Making room for nashville’s ghosts
Track One in Wedgewood/Houston | October 20–22
WORDS Audra Almond-Harvey
Collaborative artistic work always has its challenges. Working together with other artists inherently forces each participant to confront their own territorial nature, their need to protect both the artistic process as well as the sanity of the artists involved. It’s not a method that works for every artist, nor does every project benefit from collaboration. However, in certain cases of collaborative work, an alchemy arises which transforms the source ideas into a new material in a manner which is unexpected and yet transformative for all involved. It is from such alchemy that Haunted was crafted.
Haunted is an immersive, site-responsive performance in a Southern Gothic setting which was born from the questions: What does it mean for us to be haunted, in this place, this boomtown, in this time? What would it look like to create a work which is so intensely collaborative that the audience itself directly affects how we experience the event?
How do we carve out time to hold a space for our ghosts to tell us their tales?
Haunted is no haunted house, nor is it strictly a piece of theatre. Instead, true stories are the inspiration for a narrative woven through artistic exploration, with threads pulled from many genres, inspired by the hauntings that are real and present in our city. Our ghosts are the stories lost to us; the many people who have vanished from our histories through forgetfulness, both willful and ignorant.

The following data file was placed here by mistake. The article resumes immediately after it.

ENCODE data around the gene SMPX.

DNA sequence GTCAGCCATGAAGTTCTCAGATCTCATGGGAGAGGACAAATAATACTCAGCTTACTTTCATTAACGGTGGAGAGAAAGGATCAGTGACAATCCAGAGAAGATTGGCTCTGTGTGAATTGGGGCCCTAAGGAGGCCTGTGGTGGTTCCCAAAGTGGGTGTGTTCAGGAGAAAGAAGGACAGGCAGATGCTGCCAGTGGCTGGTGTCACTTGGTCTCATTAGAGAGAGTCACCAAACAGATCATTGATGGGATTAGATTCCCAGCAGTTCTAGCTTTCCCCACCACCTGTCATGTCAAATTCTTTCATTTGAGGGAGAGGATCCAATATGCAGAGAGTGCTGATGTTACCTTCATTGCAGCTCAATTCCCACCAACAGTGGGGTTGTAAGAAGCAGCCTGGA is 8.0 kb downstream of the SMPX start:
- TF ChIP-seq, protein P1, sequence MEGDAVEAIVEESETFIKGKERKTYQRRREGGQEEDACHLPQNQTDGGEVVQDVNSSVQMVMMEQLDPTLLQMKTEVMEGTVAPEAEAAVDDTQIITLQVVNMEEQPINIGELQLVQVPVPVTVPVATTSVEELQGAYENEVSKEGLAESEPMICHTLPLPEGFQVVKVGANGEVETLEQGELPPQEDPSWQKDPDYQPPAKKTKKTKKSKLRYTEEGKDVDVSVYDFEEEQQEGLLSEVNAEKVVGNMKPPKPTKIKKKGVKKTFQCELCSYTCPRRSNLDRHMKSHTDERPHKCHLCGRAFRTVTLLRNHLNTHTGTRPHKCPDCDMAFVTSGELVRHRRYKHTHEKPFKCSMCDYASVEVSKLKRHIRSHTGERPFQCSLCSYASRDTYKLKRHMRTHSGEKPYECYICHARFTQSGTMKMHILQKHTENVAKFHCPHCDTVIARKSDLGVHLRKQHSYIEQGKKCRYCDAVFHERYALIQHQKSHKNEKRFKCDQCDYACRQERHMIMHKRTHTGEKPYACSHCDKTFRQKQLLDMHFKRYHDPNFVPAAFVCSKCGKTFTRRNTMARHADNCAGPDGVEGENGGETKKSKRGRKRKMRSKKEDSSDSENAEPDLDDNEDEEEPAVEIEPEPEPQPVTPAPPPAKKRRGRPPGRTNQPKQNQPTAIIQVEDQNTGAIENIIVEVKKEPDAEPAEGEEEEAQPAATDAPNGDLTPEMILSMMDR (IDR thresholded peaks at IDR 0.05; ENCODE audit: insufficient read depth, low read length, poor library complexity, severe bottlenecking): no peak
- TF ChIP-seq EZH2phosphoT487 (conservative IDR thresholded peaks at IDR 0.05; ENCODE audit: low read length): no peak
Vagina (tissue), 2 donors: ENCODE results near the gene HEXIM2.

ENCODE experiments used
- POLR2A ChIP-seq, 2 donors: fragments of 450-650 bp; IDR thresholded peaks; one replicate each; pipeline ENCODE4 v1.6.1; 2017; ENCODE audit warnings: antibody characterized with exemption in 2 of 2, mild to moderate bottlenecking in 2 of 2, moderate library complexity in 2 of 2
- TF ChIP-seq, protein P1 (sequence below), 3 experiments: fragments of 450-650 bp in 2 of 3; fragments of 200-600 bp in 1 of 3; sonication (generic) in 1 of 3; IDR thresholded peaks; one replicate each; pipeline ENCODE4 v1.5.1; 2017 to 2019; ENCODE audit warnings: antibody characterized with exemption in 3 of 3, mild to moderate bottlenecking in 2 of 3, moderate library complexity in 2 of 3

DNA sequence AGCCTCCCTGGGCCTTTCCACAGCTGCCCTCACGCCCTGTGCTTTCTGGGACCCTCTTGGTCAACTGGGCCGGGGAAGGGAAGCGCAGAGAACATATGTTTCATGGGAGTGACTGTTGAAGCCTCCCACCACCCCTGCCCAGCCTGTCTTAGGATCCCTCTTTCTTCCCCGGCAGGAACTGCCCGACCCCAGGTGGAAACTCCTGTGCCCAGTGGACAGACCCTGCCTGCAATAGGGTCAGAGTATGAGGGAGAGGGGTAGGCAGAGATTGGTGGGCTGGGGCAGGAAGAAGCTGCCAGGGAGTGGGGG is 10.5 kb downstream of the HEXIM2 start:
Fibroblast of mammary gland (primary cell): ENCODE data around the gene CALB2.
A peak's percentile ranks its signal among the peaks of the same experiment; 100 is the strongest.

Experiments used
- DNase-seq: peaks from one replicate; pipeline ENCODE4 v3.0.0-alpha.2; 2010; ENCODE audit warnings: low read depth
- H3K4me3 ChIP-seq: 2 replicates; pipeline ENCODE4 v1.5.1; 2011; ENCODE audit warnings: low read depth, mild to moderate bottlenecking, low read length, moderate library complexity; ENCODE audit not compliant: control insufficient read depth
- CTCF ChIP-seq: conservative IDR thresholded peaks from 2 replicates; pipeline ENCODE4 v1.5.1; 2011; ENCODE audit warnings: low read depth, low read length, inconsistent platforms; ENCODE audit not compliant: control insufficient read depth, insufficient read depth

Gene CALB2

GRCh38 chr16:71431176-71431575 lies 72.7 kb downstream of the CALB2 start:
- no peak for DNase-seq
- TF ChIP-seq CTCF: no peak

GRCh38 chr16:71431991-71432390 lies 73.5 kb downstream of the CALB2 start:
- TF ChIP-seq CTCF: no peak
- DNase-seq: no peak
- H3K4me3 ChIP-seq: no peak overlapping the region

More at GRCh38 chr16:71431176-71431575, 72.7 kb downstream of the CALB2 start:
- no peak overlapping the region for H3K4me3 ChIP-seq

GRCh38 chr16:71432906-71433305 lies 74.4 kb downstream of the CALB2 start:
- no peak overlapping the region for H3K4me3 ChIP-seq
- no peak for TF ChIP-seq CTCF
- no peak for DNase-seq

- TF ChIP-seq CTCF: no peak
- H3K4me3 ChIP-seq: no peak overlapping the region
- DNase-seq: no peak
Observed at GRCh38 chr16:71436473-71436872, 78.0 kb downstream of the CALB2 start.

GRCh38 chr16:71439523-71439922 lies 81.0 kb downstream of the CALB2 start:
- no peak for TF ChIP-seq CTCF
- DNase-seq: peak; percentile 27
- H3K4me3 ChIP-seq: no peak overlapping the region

The work unites the living with the dead in a gathering expressed through movement, sound, and interaction with the artists and the audience. Every ticketholder will move through the event like participants in a game. All are encouraged to explore and discover. Each audience member will have an experience unique to them— it is very difficult to have the same encounters twice in the world of Haunted. The event will be unlike anything seen before in Music City.
Though many tales will be told, Haunted anchors its throughline in one specific story from Nashville’s history— the nation’s deadliest train crash at a place called Dutchman’s Curve, near what is now Belle Meade. At least 101 people lost their lives the morning on July 8, 1918. Most of the dead were people of color packed tightly in the crowded “Jim Crow” wooden cars at the front of the train.
We cannot speak for the ghosts of those lost at Dutchman’s Curve; we can only make room for them. And room must be made to remember, to reflect, and to learn as the issues at the heart of Dutchman’s Curve are not unlike the issues we wrestle with today.
The Dutchman’s Curve train wreck is a hub story with spokes that stretch out into so many aspects of Nashville’s collective history and culture. Here we consider geography, technology, war, race and class, gender dynamics, the justice system, loyalty, generosity of a community, and so much more.
Haunted will echo with voices once silenced by prejudice and injustice, voices buried in Nashville’s nearly forgotten history. This echo will resonate through visual and performing art installations, character narratives, aerial and contemporary dance, and an original sound score. The performance will reincarnate silenced ghosts from Nashville’s past and give them the voice they were denied. The only question is: How well have you buried your ghosts?
“Death walked hand in hand with the passengers and crews … proving that while in life we are in death.”
—from “The Horrors of the Wreck,
A CLOSE-UP VIEWED”, by Prince Mysteria for The Chicago Defender
Haunted is presented by Actors Bridge Ensemble in collaboration with abrasiveMedia and FALL. Performances will be October 20–22 at Track One in Wedgewood/Houston. Tickets start at $30. For more information, visit www.hauntedproject.com.